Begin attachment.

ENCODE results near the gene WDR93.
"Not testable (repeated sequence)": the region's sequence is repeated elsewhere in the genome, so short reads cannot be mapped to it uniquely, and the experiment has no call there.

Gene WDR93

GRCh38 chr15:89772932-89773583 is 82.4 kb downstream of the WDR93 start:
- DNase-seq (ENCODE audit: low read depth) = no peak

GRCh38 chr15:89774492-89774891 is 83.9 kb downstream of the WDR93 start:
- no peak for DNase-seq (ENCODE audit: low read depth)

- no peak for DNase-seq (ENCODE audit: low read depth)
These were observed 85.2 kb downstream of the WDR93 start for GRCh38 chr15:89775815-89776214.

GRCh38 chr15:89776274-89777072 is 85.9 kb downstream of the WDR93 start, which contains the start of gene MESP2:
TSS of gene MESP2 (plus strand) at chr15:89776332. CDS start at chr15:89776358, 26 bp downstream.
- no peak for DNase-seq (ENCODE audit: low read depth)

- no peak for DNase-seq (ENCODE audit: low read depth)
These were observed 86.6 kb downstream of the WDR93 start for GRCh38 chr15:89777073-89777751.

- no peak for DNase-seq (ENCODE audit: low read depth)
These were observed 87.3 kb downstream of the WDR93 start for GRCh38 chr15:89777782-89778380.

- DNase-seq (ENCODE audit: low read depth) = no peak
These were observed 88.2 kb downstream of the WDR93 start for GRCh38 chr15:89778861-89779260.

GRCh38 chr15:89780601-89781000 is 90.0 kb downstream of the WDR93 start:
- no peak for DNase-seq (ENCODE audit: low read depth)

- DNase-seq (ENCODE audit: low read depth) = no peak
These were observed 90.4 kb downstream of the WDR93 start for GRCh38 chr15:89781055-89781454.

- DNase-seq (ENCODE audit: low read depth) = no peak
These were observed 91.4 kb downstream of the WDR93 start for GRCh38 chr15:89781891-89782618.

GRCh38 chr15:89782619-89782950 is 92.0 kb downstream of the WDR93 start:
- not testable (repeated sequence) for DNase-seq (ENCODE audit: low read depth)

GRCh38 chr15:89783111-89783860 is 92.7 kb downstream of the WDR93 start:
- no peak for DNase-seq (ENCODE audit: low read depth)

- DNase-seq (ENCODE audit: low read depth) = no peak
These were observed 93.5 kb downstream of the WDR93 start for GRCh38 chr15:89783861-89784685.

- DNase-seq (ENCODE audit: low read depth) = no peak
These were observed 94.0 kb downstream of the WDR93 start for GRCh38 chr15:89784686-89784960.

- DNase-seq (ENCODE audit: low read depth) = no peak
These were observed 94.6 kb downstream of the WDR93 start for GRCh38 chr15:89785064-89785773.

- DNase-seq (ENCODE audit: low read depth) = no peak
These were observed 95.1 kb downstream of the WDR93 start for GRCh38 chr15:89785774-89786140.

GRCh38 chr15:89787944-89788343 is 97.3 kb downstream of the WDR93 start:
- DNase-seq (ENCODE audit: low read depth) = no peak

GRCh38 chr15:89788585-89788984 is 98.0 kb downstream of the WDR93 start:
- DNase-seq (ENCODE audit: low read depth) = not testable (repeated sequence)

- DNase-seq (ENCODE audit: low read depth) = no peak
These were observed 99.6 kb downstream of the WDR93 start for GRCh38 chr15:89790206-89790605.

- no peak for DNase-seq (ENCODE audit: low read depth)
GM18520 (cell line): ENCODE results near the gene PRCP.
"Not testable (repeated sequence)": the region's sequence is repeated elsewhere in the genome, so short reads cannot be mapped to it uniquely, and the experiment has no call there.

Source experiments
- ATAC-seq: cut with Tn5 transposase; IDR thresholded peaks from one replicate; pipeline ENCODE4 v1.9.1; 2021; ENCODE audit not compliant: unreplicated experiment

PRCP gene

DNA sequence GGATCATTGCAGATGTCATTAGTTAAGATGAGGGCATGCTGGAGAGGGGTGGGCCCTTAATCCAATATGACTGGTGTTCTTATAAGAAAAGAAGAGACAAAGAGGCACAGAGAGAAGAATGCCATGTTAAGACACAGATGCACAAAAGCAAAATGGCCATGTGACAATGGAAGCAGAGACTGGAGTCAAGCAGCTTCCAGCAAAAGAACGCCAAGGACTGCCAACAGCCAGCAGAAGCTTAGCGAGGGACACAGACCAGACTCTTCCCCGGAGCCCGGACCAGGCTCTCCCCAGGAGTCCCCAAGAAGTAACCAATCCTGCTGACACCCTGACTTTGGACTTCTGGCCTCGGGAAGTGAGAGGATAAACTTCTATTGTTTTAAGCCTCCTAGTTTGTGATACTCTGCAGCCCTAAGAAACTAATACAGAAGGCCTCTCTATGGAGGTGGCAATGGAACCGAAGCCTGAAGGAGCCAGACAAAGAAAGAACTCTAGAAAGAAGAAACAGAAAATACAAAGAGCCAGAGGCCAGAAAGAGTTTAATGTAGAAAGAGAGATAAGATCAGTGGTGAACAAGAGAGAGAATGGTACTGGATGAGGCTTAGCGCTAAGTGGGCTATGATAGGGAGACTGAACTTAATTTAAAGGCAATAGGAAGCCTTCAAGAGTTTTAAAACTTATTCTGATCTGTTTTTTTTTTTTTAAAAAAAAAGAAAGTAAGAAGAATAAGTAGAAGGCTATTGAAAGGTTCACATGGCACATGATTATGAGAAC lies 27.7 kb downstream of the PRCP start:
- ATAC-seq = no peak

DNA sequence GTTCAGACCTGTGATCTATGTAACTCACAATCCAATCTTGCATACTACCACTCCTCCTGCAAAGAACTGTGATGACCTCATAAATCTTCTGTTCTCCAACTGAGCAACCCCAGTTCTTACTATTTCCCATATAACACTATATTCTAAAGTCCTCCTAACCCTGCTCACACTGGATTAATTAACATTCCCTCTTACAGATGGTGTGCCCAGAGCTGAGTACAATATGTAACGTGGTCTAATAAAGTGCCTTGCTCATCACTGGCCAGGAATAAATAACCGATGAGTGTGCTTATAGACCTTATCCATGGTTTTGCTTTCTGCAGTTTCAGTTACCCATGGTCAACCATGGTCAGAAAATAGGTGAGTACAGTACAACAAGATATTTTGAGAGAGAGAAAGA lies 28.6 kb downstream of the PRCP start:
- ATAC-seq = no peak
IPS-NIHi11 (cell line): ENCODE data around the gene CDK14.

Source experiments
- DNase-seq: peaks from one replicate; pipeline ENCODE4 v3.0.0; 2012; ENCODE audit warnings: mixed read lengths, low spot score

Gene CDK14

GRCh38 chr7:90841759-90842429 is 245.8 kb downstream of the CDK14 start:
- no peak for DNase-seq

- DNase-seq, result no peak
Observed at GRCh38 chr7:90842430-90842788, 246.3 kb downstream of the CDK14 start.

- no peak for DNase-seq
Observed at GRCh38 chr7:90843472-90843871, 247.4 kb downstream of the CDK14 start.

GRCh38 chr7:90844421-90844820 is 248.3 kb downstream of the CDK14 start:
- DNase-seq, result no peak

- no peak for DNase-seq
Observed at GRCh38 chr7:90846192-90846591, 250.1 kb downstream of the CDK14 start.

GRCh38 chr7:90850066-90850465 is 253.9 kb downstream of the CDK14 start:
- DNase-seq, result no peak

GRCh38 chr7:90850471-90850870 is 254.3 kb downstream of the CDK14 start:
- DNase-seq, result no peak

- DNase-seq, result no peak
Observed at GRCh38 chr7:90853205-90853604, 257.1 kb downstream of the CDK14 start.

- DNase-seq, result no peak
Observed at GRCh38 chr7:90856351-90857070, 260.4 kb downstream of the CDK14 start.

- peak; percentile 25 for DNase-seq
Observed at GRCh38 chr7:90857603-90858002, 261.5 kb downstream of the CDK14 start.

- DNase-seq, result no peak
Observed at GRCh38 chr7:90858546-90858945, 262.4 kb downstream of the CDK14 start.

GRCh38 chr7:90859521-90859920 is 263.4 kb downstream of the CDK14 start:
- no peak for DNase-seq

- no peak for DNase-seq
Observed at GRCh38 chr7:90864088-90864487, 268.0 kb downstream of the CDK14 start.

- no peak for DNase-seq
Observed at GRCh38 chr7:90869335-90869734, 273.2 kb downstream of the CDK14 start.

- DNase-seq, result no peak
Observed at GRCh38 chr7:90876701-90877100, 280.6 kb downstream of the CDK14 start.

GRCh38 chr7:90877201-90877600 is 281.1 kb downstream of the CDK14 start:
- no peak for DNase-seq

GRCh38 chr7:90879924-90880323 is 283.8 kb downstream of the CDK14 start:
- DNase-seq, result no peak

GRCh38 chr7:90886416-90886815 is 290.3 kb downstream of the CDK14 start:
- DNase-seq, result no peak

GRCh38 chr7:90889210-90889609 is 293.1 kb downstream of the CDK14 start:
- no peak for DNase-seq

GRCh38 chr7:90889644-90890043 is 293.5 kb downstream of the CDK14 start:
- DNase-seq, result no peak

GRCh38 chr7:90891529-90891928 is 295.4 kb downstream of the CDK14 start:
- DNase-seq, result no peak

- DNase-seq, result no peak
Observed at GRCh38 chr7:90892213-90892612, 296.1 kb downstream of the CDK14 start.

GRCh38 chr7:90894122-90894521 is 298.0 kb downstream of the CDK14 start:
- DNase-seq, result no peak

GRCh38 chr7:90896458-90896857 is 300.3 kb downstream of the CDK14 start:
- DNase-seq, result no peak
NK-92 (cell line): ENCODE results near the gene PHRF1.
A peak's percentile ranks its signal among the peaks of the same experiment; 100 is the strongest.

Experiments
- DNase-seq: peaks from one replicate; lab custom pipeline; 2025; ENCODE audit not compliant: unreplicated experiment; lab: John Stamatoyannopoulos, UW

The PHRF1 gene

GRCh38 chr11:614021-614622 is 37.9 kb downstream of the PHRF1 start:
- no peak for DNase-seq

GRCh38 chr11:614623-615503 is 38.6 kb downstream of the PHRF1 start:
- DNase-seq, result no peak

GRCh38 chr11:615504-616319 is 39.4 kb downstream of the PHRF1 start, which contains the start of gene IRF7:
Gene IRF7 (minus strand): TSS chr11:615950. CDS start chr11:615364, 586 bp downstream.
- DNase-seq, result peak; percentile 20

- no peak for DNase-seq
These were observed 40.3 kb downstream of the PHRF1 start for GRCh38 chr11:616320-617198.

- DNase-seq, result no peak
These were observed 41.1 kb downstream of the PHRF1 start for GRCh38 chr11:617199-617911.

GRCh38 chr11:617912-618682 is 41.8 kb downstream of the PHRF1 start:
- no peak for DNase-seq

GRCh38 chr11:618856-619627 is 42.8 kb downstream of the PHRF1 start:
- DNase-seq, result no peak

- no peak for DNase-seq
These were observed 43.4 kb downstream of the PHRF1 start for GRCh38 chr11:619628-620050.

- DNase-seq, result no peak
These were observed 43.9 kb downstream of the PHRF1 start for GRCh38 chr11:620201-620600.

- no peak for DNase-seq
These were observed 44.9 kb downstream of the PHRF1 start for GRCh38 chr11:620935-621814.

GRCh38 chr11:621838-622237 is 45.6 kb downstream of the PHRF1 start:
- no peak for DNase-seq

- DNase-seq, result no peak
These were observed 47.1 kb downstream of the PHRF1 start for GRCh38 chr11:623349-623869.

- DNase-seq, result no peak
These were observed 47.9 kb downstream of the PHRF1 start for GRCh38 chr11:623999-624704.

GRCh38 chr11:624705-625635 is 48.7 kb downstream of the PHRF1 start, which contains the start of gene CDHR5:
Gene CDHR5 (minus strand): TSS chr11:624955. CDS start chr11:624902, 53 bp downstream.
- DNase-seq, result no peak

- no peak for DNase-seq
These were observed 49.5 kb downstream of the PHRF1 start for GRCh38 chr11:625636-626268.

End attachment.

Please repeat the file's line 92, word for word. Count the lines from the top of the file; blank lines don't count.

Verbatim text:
- DNase-seq, result no peak